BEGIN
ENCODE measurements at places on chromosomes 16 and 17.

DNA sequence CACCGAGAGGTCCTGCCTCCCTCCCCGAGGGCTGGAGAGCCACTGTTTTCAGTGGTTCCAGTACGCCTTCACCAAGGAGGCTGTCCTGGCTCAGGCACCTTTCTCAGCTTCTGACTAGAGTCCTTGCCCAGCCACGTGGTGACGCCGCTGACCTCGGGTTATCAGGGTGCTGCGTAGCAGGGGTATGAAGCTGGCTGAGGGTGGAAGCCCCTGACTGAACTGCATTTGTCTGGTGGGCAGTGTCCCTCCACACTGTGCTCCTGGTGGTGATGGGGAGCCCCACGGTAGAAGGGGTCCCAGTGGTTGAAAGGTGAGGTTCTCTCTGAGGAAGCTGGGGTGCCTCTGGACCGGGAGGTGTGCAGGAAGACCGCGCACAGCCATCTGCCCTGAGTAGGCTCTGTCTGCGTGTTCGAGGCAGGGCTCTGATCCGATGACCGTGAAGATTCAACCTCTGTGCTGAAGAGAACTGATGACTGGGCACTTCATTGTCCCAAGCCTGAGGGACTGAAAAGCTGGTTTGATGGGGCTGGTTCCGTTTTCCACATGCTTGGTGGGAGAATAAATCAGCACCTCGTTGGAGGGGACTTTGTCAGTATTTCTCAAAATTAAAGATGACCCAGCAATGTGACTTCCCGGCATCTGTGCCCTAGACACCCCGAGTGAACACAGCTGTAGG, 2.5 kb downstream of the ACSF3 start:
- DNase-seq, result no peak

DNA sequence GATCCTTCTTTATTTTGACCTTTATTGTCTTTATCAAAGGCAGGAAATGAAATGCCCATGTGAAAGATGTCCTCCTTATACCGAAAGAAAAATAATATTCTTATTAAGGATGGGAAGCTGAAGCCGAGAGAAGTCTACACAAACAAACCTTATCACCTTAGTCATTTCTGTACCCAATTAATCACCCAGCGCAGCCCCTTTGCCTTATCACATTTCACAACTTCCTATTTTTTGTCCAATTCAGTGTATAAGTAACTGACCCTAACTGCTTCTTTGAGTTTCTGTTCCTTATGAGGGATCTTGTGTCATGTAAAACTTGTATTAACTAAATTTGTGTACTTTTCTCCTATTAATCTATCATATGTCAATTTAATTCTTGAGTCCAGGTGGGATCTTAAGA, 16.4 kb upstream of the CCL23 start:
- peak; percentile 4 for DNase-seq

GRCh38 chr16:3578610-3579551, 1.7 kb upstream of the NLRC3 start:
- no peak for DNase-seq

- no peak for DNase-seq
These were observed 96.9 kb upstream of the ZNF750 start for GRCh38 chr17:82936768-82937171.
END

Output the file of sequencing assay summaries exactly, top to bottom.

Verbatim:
ENCODE measurements at places on chromosomes 16 and 17.

DNA sequence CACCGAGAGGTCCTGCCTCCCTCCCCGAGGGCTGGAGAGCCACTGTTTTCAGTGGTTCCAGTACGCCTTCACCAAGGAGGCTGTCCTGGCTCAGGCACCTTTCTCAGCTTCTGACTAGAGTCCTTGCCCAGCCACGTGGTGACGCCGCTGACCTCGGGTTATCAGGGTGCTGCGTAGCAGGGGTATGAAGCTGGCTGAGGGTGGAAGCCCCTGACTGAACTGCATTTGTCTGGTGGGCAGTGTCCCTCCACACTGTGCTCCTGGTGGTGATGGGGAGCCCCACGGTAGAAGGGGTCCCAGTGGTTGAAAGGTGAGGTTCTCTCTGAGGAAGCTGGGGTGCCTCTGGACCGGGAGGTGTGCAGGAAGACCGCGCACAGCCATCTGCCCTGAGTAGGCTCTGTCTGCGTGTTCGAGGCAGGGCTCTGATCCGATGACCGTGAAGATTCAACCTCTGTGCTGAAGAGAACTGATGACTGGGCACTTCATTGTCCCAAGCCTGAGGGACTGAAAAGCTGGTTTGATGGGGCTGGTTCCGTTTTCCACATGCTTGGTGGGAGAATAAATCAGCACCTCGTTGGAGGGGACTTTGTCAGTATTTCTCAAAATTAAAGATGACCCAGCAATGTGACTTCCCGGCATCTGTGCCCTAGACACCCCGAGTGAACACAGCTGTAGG, 2.5 kb downstream of the ACSF3 start:
- DNase-seq, result no peak

DNA sequence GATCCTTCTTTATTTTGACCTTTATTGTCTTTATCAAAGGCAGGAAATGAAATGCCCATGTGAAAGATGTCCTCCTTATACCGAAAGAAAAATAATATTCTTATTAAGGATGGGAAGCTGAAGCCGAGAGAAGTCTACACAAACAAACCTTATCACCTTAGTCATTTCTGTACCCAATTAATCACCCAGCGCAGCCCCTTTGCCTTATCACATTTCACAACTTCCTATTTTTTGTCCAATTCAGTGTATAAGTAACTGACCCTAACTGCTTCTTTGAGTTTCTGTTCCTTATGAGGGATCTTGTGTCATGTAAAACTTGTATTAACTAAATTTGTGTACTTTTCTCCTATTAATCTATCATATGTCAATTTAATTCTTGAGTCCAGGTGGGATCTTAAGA, 16.4 kb upstream of the CCL23 start:
- peak; percentile 4 for DNase-seq

GRCh38 chr16:3578610-3579551, 1.7 kb upstream of the NLRC3 start:
- no peak for DNase-seq

- no peak for DNase-seq
These were observed 96.9 kb upstream of the ZNF750 start for GRCh38 chr17:82936768-82937171.